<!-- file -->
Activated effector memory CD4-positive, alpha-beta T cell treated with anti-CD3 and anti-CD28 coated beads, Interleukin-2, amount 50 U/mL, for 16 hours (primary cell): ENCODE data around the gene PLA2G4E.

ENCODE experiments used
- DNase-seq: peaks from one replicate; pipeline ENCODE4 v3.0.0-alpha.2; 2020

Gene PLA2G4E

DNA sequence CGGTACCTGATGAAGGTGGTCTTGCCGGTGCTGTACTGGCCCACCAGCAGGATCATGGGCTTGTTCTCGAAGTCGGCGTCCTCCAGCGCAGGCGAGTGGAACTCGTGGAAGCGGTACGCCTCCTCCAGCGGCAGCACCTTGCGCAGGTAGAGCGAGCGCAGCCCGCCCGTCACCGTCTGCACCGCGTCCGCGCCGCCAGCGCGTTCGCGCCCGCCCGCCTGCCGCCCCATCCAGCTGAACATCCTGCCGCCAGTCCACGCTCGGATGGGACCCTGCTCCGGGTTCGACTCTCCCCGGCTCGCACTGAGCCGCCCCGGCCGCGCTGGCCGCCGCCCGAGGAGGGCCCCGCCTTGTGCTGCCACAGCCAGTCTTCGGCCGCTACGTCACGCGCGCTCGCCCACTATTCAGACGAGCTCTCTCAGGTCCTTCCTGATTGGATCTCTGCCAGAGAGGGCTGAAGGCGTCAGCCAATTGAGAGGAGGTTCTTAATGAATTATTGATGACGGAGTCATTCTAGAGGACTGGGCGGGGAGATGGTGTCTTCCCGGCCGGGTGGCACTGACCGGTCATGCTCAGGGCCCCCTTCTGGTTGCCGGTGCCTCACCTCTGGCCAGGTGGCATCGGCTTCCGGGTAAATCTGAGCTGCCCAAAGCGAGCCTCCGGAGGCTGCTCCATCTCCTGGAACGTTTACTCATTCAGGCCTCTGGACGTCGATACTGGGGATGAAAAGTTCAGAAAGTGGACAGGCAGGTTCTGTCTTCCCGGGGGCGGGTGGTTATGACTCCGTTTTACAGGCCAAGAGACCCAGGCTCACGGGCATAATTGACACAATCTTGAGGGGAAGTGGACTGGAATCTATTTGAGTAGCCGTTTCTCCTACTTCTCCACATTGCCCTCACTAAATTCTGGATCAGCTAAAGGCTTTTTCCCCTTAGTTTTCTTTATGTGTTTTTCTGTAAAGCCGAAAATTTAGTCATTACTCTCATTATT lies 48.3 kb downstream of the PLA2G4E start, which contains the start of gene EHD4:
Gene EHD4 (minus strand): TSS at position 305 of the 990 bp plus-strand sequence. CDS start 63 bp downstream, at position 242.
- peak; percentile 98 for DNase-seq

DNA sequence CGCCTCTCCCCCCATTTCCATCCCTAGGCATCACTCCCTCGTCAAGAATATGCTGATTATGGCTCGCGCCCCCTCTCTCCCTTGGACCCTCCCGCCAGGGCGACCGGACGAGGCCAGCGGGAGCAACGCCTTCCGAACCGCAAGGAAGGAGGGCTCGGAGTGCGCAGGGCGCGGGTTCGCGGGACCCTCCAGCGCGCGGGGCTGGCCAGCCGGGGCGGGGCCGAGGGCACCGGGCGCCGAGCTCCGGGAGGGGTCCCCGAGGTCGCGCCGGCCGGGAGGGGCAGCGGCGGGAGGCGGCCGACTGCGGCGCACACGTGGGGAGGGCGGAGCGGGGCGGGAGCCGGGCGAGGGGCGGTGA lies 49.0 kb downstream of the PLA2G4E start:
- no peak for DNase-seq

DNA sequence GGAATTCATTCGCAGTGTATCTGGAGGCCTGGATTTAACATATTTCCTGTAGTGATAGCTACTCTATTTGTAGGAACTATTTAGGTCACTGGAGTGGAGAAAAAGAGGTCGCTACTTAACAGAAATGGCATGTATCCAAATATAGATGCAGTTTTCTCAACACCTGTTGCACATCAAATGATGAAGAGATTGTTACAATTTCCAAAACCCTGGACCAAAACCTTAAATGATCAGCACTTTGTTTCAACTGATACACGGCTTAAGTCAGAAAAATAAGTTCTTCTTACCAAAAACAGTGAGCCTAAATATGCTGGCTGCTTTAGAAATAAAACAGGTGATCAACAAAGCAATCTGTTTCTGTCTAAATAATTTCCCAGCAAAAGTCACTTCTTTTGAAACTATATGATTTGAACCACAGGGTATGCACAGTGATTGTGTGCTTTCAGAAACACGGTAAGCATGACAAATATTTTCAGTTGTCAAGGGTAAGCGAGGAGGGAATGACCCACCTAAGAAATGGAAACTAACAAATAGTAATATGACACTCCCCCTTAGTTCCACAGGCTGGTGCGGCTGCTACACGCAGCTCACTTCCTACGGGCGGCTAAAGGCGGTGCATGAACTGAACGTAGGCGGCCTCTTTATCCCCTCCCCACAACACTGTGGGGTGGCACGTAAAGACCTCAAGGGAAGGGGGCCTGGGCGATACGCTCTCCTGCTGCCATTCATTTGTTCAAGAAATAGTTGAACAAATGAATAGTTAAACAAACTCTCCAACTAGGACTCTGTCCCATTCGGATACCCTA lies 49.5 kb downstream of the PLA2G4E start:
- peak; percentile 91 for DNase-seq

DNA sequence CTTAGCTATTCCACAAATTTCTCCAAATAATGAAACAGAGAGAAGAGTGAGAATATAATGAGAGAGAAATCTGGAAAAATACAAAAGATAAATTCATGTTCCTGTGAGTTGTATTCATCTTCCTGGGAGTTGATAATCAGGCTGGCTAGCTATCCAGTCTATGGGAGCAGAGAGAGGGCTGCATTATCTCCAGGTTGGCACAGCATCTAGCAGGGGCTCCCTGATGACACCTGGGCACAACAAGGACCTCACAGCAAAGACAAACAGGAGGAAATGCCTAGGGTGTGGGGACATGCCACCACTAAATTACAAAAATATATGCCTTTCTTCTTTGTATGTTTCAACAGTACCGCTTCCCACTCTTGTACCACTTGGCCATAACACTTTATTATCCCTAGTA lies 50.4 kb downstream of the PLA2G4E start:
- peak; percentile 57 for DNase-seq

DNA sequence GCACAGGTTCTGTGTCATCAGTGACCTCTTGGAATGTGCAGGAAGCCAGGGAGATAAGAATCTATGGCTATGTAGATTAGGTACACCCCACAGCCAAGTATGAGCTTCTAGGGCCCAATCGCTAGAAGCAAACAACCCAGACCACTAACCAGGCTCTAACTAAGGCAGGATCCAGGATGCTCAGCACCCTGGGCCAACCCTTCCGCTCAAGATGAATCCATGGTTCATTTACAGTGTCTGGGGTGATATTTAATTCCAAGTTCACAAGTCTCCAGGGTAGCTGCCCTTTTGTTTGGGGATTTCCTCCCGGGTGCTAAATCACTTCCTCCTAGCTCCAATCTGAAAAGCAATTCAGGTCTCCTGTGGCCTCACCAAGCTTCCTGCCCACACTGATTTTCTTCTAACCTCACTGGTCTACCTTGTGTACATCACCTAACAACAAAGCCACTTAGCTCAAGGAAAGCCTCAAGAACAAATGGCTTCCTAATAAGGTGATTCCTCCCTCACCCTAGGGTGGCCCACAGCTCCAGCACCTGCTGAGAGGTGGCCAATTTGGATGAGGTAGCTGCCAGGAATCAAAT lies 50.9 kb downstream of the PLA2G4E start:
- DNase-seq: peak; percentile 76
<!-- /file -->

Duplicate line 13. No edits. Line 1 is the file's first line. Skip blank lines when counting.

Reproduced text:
- peak; percentile 57 for DNase-seq